Thurl Bailey soloist, Marvin Goldstein on the piano
text by Grace Noll Crowell; music by Phillip Landgrave
Not long after some Book of Mormon people had been rescued by God from a life of
captivity, the prophet Alma reminded the people of that history, and how joyful they
were at that time, as they sang redeeming love.
The prophet Alma asked some searching questions in the Book of Mormon: “Have you
received the image of God in your countenance? Have you spiritually been born of
God? Have ye experienced this mighty change in your heart?”
In the Book of Mormon, Alma emphasized the importance of living a clean life, repenting
of sin to keep it clean, and relying upon the Redeemer to cleanse us through His
blood, because the day will come that we will meet with God to give an accounting.
Alma encouraged the people of the Book of Mormon who had strayed from God’s ways
and were wandering about as sheep with no shepherd to come back. There is a Good
Shepherd calling after you - hearken to His voice!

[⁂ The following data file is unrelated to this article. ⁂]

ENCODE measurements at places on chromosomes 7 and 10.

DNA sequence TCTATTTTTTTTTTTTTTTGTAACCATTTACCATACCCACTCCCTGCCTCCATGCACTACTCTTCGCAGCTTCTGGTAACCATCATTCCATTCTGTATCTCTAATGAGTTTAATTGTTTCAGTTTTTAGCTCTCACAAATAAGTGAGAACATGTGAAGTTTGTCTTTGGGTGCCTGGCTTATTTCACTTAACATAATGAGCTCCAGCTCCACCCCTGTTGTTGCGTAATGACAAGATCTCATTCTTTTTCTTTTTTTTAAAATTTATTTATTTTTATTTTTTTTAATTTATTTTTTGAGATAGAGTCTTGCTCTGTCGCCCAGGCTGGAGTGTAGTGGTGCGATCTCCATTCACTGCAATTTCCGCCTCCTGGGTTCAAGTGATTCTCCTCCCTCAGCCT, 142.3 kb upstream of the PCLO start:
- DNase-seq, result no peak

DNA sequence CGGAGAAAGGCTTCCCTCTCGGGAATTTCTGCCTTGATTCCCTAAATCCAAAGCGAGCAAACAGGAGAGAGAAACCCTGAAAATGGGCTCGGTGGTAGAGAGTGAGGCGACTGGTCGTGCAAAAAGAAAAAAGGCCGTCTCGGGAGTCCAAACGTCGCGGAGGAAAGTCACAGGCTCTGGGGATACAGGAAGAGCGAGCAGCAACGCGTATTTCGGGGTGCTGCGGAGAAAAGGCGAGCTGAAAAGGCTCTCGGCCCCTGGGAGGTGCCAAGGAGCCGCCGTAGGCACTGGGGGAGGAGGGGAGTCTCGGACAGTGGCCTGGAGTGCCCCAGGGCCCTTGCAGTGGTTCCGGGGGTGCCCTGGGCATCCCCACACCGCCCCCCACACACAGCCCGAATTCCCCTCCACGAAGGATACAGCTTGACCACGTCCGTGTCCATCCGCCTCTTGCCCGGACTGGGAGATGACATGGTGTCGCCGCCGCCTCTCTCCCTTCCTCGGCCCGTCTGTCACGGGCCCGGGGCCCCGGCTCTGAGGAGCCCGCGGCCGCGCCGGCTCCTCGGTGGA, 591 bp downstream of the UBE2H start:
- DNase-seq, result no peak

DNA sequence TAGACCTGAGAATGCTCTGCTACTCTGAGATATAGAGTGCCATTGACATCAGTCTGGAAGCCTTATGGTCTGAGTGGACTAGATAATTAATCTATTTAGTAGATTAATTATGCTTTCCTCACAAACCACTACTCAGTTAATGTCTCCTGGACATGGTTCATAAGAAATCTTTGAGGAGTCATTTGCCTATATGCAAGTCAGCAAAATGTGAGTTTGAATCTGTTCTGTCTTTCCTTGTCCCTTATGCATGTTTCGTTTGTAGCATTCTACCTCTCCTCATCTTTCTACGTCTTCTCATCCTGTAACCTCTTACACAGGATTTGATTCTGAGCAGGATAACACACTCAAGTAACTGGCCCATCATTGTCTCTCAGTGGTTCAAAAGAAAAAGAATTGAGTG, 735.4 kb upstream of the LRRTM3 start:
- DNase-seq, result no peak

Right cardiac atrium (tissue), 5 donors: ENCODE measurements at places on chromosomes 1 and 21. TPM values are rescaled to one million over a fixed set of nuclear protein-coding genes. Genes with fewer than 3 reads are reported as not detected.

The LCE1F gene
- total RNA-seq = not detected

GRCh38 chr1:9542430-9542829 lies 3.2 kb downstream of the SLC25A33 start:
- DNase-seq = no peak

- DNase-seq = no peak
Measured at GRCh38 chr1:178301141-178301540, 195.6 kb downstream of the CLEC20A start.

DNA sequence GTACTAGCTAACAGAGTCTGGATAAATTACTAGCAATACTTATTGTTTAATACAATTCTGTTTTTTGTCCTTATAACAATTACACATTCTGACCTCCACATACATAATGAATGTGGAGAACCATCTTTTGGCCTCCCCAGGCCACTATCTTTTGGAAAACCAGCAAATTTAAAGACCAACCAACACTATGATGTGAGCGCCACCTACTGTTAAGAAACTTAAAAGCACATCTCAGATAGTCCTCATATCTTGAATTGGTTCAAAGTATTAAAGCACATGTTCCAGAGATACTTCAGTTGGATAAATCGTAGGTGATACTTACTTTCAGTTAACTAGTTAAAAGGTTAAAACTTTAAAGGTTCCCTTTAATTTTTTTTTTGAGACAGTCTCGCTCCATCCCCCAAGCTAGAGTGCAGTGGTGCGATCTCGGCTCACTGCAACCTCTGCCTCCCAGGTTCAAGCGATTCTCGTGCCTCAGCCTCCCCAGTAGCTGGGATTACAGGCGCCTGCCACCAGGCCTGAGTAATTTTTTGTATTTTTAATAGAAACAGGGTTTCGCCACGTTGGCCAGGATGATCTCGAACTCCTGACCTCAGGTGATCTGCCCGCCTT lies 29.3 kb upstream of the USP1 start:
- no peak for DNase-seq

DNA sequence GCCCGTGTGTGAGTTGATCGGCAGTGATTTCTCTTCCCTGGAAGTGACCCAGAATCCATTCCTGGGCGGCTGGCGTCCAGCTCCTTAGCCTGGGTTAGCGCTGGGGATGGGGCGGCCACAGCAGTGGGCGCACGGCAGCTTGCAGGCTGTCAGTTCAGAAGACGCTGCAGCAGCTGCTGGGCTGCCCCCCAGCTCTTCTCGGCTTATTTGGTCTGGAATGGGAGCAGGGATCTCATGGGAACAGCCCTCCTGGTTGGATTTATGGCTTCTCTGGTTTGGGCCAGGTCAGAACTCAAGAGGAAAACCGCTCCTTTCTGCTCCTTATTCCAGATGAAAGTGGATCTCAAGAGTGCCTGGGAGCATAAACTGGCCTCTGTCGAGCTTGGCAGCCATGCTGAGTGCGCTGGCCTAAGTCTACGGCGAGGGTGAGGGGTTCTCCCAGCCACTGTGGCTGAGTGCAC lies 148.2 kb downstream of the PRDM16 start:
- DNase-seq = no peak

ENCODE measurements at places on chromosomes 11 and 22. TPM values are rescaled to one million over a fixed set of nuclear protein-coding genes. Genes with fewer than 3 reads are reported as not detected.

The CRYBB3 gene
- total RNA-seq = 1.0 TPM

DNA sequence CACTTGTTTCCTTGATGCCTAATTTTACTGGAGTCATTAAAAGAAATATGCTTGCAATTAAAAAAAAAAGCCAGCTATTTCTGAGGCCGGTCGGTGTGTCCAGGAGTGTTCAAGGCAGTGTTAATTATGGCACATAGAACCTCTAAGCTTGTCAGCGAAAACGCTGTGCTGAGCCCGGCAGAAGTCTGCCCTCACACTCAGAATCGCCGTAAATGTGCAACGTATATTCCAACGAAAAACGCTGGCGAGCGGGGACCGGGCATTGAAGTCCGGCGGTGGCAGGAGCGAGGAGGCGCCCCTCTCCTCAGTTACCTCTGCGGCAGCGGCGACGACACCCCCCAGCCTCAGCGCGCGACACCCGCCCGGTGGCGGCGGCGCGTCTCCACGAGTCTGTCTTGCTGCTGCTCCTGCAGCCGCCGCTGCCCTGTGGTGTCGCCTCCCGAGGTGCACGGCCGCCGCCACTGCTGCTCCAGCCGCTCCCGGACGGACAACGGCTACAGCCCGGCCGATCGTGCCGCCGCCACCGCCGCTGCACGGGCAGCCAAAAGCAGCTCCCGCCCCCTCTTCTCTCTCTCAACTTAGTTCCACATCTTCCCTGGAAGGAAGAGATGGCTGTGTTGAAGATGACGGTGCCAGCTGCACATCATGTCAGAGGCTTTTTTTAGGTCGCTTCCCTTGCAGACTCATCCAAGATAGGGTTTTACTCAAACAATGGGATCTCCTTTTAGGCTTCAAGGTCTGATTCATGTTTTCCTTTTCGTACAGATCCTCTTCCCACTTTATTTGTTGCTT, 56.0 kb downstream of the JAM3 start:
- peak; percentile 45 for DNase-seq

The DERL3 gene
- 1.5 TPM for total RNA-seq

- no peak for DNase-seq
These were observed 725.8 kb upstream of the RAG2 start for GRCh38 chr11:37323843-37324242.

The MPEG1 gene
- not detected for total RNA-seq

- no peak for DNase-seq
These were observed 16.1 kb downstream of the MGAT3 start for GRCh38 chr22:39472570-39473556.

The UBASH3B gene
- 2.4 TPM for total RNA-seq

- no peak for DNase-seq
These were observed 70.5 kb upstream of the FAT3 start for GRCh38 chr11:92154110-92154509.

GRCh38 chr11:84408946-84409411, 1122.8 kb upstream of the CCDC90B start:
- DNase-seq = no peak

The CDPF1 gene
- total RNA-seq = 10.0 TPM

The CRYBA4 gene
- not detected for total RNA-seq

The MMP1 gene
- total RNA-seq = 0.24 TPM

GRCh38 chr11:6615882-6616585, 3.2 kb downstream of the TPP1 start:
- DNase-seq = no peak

Alma taught: “Behold, I say unto you, that the good shepherd doth call you; yea,
and in his own name he doth call you, which is the name of Christ; and if ye will
not hearken unto the voice of the good shepherd, to the name by which ye are called,
behold, ye are not the sheep of the good shepherd.”
Alex Boye, Carmen Rasmusen Herbert, and Zion’s Youth Choir
words and music by Will L. Thompson
Book of Mormon prophet Alma was rejected by the people of Ammonihah. But God knew
He wanted His message delivered to that city, so He sent an angel to tell one of
the prominent citizens, Amulek, “Thou shalt feed a prophet of the Lord; yea, a holy
man, who is a chosen man of God.”
words by Marylou Cunningham Leavitt; music by Darwin K. Wolford
Alma taught the Book of Mormon people in Ammonihah that God was sending angels to
declare the glad tidings of great joy, that the Only Begotten Son would soon come
to earth. God told the Book of Mormon people, as He told the people of ancient Jerusalem,
because he loves all people upon the earth.
Basilica of the Nationa Shrine of the Immaculate Conception in Washington D.C
words by Henry Van Dyke, music composed by Ludwig van Beethoven